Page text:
Yes, of course you try to save your kids or fix their consequences. Why wouldn’t you? The closer analogy would be instead of giving your child a serious talk / punishment for playing with matches, you sue the match manufacturer for not selling them in a child proof container. THAT is the sort of misguided response we are seeing with regards the zoo situation, where we have people blaming the fence, blaming the zoo, blaming the parents…everyone but the person who actually did wrong.

          • KatB

            I don’t think blaming anybody helps in this situation. The zoo acted appropriately and showed they had measures in place to stop a bad situation becoming even worse.

        • luke

          Jim do you have children? If so you’ll know how hard it is to keep them under control. If the kid had been 10 or older then perhaps we could describe it as stupid but a 4 year old is still learning about the world and what danger means.

          • jimknowsall

            Yes, I do have children: 7 and 10. That’s why I think those who say that the parents should have been watching them are misguided. I know full well that it is impossible to watch a child 100% of the time, and nor would I want to. However, whilst children are still learning about dangers and can be impulsive we cannot absolve him of the fact that he seemingly cared little for his parents’ warnings, the large drop and the large animals, each of which most normal children would have been very cautious of choosing to ignore – just as most 4 year olds have a healthy wariness regarding cars and trucks on our road, even if they aren’t very good at judging how to avoid them and when to look out for them.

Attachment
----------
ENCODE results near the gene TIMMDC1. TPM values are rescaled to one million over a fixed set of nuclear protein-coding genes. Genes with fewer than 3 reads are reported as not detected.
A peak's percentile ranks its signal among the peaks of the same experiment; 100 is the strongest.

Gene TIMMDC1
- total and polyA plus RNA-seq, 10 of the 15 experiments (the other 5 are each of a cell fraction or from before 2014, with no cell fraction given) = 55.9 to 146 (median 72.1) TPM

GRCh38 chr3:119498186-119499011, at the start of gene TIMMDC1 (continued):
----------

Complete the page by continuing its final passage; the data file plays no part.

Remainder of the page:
• luke

        Oops, sorry didn’t see your response. Fences should be child proof because kids like to test them. It only takes a second for a child to slip your control.

    • JohnO

      It is really easy to make a fence that keeps out all people at all times. it is also cheap and can be done with chicken wire wood and nails if need be. the zoo was negligent and used a poor design of fence to keep the child out.

      • jimknowsall

        Perhaps, though I would argue that people will still get through if they really want to. In any case, why ruin the visitor experience of everyone else by making them look through chicken wire? The 12 foot drop is enough of a barrier to stop all but the most determined. The fence was really just keeping people away from the precipice.

    • luke

      Are you serious? The child was 4 years old. At that age kids don’t know danger and are intensely curious. Yes the parents should have been more vigilant but let he who is without sin etc.

      • lyall

        I would say that if their ever was a time for the parents to be vigilant it would be in front of a poorly fenced gorilla enclosure!

        • hookerphil

          To be fair I would think that when one goes to a well established zoo and are looking at a gorilla with your child you do not have your H&S fence regulation hat on.

          • lyall

            i admit it does seem strange that the zoo design could allow a 4 year old to fall in like that, but like they keep saying it had never happened before!

    • Doug

      Not the kids, he is what, 3? The caregiver at the time was at fault, at the age the kid is the parents or caregivers should be 100% culpable

      • jimknowsall

        With respect, you are completely naïve if you believe that. If a 4 year old wants to leap into a pit despite your admonishments not to, there’s not much you can do. Short of physically holding on to him for the entire duration of a visit to the zoo – a ludicrous idea – you cannot prevent stupid behaviour like that. And looking at the photo, I’d say the kid could probably outrun his rather corpulent parents if he really wanted to avoid being restrained.

        • Doug